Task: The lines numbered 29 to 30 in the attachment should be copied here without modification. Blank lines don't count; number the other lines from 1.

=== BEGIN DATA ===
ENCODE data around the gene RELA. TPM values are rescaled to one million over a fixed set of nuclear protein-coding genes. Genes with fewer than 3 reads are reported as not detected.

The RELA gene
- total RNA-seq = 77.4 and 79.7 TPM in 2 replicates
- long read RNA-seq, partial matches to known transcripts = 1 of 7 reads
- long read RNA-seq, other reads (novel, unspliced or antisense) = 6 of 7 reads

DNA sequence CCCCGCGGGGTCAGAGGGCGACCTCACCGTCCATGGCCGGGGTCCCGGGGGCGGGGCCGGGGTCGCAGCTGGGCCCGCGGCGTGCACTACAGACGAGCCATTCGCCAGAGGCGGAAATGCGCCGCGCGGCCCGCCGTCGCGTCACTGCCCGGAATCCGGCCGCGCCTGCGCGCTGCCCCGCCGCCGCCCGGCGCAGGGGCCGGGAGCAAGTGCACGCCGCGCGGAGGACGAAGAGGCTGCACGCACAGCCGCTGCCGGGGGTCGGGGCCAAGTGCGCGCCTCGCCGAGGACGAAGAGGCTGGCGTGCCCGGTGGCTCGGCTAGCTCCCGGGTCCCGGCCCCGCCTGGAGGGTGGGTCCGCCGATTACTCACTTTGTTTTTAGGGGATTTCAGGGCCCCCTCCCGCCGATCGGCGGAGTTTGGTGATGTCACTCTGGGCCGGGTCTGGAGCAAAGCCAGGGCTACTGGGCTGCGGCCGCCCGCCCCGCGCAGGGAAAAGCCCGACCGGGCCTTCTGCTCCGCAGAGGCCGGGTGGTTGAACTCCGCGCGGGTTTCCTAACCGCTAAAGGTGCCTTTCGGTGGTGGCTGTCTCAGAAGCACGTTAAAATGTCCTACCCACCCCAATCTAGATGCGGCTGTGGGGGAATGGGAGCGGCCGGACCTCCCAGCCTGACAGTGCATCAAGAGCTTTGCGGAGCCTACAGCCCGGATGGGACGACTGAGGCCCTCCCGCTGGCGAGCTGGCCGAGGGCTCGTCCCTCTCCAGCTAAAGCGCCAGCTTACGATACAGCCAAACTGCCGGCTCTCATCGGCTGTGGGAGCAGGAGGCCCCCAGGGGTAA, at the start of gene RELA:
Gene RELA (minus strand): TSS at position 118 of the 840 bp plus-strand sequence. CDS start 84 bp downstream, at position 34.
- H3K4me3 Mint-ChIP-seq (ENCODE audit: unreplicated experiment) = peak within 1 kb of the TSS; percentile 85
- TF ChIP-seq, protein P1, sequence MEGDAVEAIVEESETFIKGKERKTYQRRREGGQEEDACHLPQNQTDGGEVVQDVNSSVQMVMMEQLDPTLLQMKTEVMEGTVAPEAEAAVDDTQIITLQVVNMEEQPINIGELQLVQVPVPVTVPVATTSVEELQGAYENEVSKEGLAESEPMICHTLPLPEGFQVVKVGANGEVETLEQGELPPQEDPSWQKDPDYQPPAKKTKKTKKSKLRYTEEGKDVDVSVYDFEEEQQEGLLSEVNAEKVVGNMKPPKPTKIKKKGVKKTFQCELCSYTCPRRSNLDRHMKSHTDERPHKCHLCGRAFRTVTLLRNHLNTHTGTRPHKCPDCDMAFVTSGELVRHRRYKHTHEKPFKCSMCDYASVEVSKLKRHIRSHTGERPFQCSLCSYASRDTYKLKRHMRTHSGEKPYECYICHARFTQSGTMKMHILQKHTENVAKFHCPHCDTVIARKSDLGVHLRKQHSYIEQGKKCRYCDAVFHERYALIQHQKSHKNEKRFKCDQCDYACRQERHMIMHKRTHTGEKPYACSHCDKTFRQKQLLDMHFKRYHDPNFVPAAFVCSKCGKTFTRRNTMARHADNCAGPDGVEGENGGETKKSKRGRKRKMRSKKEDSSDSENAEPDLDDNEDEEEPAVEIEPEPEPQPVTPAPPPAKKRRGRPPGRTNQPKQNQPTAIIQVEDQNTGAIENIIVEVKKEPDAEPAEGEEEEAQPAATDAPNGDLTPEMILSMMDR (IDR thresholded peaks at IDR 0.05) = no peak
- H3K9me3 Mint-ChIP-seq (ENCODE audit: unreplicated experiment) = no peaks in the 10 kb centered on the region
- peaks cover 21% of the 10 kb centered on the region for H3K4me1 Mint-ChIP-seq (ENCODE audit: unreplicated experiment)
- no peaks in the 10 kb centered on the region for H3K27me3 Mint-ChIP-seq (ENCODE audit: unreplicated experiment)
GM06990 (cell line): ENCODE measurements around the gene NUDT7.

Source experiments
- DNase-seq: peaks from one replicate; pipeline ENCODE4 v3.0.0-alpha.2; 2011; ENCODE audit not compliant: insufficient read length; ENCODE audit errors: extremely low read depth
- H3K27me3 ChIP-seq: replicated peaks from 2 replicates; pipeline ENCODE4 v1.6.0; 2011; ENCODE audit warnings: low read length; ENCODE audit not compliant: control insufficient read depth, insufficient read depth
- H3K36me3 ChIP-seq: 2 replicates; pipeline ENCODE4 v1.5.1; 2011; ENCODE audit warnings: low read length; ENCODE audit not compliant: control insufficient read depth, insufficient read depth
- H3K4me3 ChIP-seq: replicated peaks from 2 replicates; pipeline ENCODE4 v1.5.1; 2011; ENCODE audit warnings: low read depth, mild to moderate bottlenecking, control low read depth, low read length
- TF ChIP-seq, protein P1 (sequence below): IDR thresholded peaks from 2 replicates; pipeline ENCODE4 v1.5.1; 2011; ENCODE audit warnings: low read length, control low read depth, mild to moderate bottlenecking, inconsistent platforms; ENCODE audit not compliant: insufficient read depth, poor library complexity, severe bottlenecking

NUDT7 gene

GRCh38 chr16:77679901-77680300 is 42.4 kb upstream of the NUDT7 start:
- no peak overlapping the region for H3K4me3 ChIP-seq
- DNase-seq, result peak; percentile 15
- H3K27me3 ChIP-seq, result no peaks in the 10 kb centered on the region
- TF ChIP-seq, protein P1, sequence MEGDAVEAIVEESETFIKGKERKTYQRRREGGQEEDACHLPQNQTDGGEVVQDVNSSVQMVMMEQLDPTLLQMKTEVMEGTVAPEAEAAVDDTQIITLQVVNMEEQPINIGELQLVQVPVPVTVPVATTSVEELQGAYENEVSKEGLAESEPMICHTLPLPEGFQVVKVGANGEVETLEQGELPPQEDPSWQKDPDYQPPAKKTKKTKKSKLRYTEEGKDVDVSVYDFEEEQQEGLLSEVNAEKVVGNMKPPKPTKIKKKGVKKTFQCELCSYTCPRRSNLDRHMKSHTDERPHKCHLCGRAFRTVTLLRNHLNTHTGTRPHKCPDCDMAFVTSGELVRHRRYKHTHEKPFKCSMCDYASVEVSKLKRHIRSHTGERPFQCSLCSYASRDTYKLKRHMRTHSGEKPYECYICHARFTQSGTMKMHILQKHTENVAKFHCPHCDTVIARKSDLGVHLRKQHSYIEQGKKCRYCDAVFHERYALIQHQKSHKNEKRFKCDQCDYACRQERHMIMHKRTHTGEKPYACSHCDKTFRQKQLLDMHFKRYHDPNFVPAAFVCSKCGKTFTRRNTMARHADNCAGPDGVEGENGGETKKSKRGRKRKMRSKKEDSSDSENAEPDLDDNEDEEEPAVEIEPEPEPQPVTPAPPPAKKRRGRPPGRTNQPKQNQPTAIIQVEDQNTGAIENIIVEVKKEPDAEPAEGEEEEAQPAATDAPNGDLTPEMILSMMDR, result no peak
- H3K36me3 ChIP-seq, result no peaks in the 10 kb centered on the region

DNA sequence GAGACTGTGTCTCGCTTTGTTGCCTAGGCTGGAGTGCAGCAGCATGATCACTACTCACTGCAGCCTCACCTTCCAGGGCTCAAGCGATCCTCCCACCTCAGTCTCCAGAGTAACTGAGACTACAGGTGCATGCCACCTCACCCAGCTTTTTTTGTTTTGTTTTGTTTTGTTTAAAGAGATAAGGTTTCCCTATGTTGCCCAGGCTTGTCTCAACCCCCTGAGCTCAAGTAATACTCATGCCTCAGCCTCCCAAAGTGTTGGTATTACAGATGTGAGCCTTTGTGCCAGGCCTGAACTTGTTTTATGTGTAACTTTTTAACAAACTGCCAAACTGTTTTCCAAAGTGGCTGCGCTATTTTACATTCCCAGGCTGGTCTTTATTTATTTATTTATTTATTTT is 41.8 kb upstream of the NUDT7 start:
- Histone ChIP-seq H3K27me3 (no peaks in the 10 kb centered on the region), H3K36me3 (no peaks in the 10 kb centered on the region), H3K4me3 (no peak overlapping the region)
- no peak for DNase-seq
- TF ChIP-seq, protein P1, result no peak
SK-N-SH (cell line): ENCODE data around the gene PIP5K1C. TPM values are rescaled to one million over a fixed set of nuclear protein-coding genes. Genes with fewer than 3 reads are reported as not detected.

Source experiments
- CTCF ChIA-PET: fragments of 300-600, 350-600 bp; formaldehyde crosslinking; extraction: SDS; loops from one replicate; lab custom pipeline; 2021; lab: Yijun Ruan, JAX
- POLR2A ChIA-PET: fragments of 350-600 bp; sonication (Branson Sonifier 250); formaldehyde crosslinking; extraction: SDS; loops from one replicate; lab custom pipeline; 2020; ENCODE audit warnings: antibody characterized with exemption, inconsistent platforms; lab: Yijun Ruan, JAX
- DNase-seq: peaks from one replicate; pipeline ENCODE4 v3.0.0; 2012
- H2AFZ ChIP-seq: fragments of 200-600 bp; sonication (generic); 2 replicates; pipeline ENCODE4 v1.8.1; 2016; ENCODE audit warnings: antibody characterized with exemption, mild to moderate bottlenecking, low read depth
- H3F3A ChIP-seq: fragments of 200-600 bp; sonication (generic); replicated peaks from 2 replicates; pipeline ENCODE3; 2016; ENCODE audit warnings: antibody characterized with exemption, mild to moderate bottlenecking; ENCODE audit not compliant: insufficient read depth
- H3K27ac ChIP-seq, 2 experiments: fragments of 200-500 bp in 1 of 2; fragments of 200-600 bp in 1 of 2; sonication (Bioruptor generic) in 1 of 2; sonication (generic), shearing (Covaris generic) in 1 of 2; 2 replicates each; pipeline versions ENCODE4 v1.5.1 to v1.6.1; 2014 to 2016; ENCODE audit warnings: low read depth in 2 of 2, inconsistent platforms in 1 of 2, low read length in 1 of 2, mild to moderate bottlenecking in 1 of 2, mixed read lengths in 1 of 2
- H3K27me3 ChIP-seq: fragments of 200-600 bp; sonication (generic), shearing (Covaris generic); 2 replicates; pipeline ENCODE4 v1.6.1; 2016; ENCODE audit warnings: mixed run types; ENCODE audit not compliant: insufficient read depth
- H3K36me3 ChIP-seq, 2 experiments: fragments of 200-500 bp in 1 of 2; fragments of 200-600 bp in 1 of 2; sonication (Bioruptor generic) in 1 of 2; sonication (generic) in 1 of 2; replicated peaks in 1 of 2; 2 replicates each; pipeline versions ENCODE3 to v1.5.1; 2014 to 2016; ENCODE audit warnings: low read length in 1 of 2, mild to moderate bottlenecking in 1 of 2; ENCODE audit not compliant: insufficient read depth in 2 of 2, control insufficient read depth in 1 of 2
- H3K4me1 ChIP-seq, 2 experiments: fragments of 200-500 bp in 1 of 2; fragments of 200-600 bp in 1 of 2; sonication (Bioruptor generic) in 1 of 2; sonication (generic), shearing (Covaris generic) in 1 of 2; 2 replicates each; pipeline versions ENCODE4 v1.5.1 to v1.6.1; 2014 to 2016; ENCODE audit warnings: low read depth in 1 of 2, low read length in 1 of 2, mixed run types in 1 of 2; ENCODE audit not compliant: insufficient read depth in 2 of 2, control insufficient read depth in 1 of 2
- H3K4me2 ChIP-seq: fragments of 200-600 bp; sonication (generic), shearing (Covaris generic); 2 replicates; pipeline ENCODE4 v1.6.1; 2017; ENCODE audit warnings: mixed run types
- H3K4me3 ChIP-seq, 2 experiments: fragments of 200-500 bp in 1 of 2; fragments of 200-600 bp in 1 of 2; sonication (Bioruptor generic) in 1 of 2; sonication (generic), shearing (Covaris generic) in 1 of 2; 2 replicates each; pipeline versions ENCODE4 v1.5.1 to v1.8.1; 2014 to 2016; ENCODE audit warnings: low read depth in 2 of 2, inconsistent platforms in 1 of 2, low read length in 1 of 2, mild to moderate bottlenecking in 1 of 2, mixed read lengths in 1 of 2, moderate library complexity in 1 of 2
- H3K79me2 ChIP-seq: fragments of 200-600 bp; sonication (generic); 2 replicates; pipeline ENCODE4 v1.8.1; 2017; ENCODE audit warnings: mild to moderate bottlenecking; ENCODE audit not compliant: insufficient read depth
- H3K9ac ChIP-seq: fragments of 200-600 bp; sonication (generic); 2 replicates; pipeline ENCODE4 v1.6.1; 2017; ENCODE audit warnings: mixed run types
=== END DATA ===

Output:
- no peak for DNase-seq
- TF ChIP-seq, protein P1, result no peak